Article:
Amy Mickelson had been battling breast cancer for the past year. Her long-term prognosis was good, but she had been undergoing grueling treatments and had not traveled to a tournament. So for her to be on hand when her husband won his fourth major championship was an emotional experience for the entire family.
As the hug wore on, Mickelson realized he still had some work to do. He went into the scoring area and signed his card.
During the final round of the 2012 Masters, I wanted to get a glimpse of Bubba Watson early in the day before I sat down to do some writing. The press room was located along the first fairway and when I got out there, Watson and Louis Oosthuizen were finishing up on No. 1.
My timing was perfect because I really wanted to see how Bubba played the par-5 second hole, which is reachable in two shots and always winds up providing some early fireworks.
I hustled down the hill outside the ropes to where I figured their drives would land.
Of course, Bubba outdrove Oosthuizen by quite a bit.
That’s when the magic happened as Oosthuizen took dead aim at the middle of the green.
From my column that day: “As his 4-iron shot headed toward the green, the crowd began to cheer. When it landed, the noise got louder. The ball took a turn on a ridge and headed toward the hole and the roars began in earnest. They grew and grew to a crescendo.
“Then ... sheer pandemonium. The usually reserved Augusta gallery was going absolutely bonkers. Oosthuizen’s Titelist had nestled in the bottom of the hole. The reaction of the patrons near the green said it all. This was no great shot. This was a once-in-a-lifetime effort. We saw history and we knew it.
“And it put Oosthuizen in the lead on Sunday at the Masters.”
Watson said “I wanted to run over and give him a high-five. It was amazing to see the crowd like that. The crowd roared forever. That’s what you see as a kid. And I got to see it.”
Oosthuizen didn’t keep the lead (more on that in No. 1) but his first-ever “albatross” was only the fourth in Masters history. And thinking about the reaction of the crowd still gives me chills.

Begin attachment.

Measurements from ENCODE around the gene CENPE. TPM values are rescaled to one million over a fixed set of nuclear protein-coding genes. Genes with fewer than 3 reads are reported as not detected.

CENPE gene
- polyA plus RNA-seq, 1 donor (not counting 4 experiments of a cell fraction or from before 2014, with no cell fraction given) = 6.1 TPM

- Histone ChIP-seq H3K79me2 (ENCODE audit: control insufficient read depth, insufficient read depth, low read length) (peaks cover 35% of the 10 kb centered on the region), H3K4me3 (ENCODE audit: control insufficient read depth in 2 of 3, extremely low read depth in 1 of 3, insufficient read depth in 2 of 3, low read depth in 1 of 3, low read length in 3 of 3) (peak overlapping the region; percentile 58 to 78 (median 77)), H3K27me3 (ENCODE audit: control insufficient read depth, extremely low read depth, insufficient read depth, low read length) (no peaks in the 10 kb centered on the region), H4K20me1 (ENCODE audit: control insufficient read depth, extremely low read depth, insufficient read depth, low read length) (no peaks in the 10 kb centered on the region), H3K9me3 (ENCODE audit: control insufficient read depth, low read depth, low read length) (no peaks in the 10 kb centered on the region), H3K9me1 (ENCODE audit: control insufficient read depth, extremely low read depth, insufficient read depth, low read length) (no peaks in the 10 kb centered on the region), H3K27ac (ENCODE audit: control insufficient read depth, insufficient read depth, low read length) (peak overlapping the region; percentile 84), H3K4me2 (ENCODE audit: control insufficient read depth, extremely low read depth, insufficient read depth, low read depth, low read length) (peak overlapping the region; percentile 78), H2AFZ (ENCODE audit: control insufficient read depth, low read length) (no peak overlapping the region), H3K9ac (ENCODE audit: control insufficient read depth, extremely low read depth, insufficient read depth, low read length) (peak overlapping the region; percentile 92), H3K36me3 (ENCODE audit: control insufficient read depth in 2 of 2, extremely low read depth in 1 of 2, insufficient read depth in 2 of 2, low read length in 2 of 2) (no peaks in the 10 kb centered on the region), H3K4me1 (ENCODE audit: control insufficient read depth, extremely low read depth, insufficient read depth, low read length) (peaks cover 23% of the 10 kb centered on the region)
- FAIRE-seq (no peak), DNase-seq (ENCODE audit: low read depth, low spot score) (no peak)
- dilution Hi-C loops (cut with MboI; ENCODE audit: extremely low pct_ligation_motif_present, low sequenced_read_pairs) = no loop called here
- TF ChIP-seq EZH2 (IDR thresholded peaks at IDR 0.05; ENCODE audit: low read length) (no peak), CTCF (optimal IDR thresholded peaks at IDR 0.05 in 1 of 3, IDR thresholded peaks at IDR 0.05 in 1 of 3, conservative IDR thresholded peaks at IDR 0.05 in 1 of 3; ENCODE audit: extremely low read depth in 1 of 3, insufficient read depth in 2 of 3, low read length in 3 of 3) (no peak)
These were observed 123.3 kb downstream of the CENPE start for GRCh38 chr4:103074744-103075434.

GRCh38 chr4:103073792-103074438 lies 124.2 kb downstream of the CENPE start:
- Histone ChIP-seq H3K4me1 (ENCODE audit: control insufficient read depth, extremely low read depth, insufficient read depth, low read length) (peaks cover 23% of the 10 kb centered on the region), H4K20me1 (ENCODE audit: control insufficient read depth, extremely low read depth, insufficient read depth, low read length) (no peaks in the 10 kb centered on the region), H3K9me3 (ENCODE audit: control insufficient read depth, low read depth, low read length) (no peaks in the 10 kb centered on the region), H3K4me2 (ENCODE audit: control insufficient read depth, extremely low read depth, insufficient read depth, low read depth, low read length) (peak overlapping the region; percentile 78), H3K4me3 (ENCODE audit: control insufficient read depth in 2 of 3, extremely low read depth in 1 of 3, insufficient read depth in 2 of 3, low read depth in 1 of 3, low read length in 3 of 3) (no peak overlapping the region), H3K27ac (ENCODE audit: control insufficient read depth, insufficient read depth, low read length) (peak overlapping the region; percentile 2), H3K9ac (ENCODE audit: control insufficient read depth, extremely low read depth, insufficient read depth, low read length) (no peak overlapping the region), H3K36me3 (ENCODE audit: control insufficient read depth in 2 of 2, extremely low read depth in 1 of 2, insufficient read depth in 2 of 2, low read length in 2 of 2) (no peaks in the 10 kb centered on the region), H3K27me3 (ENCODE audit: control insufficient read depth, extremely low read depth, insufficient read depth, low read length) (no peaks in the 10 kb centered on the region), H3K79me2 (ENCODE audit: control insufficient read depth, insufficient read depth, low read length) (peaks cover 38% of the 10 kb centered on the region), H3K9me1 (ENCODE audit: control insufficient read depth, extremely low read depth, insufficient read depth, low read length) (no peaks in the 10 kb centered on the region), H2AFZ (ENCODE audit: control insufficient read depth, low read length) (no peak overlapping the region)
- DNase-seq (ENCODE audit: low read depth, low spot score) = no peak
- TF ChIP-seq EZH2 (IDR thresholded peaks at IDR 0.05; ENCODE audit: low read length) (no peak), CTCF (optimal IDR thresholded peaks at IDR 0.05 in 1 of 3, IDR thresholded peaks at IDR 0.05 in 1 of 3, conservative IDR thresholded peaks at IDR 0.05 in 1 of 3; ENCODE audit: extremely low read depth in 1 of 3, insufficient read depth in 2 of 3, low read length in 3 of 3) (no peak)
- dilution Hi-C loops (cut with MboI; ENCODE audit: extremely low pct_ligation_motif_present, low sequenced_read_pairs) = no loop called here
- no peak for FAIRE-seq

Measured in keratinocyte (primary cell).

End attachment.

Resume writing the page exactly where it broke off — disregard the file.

TALKING TO RORY ABOUT ETSU
As many know, Rory McIlroy, currently the No. 1 player in the world, came pretty darn close to playing for East Tennessee State.
In fact, McIlroy actually signed a letter of intent to play for coach Fred Warren’s Bucs.
He never did wear the blue and gold, though, and he told me why one day in 2010 after the first round of the Masters.
“It could have been good,” McIlroy said. “But college just wasn’t for me. I liked the area. I spent a few days in Johnson City and it’s a nice place. But like I told Coach Warren, even if I did go, my heart wasn’t set on graduating. I was going to turn pro.”
Instead of attending ETSU, the Northern Irishman turned professional and had won more than $5 million by the time he was 21.
“It’s been a pretty good decision,” McIlroy said with the smile of a young multimillionaire.
McIlroy now has career earnings of more than $50 million. Pretty good decision, indeed.
At the time, his caddy was J.P. Fitzgerald, who was an All-Southern Conference golfer at ETSU in 1989.
“J.P. started as my caddy but now he’s a good friend,” McIlroy said. “He can still play, too. When we go home we try to hook up for a couple of games. He can still hit it.”
MEETING GENE SARAZEN
OK, I didn’t actually meet him, but the 1935 Masters champion met me.
I was standing in line at an Augusta restaurant trying to meet up with some business associates of my father when I felt someone hurriedly bump into me. I was a little taken aback that someone would elbow past me ahead in line.
I didn’t realize who it was and all I saw at first were his shoes, which had shiny buckles on them.
When he got past me I realized it was Sarazen, the man nicknamed “The Squire.” He was 87 at the time — he lived to be 97 — and had been serving as an honorary starter at the Masters along with Sam Snead and Byron Nelson. He was on his way to his usual table, one reserved especially for him.
Sarazen made what is known around Augusta National as the “Shot Heard ’Round the World,” when he holed a 4-wood on the 15th hole for a double-eagle during his triumph in the second Masters.
Only years later did I come to appreciate the man who changed his name from Eugenio Saraceni because he thought it sounded more like a violin player than a professional golfer. He won seven majors during his career.
I have read one of Sarazen’s books, “Thirty Years of Championship Golf” and just recently began reading “The Squire. The Legendary Golfing Life of Gene Sarazen.”
As I read each page, I feel fortunate to have at least had some contact — call it a brush with greatness — with one of the game’s early greats.